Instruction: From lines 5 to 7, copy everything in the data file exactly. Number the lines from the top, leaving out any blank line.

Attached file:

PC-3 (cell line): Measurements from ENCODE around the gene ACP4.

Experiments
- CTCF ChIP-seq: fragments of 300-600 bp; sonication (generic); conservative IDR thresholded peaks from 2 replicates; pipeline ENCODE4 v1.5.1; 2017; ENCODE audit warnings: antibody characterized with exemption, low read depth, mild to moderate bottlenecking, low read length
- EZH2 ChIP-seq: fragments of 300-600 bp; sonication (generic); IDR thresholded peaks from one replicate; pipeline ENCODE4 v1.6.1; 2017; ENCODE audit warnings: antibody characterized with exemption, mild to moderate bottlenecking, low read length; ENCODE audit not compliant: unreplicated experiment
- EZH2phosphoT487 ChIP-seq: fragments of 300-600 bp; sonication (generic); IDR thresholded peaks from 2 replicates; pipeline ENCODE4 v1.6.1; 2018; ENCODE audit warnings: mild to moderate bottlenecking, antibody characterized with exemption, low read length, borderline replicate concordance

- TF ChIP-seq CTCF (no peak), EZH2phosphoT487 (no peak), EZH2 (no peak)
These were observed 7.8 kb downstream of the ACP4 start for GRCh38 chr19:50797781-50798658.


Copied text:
- EZH2phosphoT487 ChIP-seq: fragments of 300-600 bp; sonication (generic); IDR thresholded peaks from 2 replicates; pipeline ENCODE4 v1.6.1; 2018; ENCODE audit warnings: mild to moderate bottlenecking, antibody characterized with exemption, low read length, borderline replicate concordance

- TF ChIP-seq CTCF (no peak), EZH2phosphoT487 (no peak), EZH2 (no peak)
These were observed 7.8 kb downstream of the ACP4 start for GRCh38 chr19:50797781-50798658.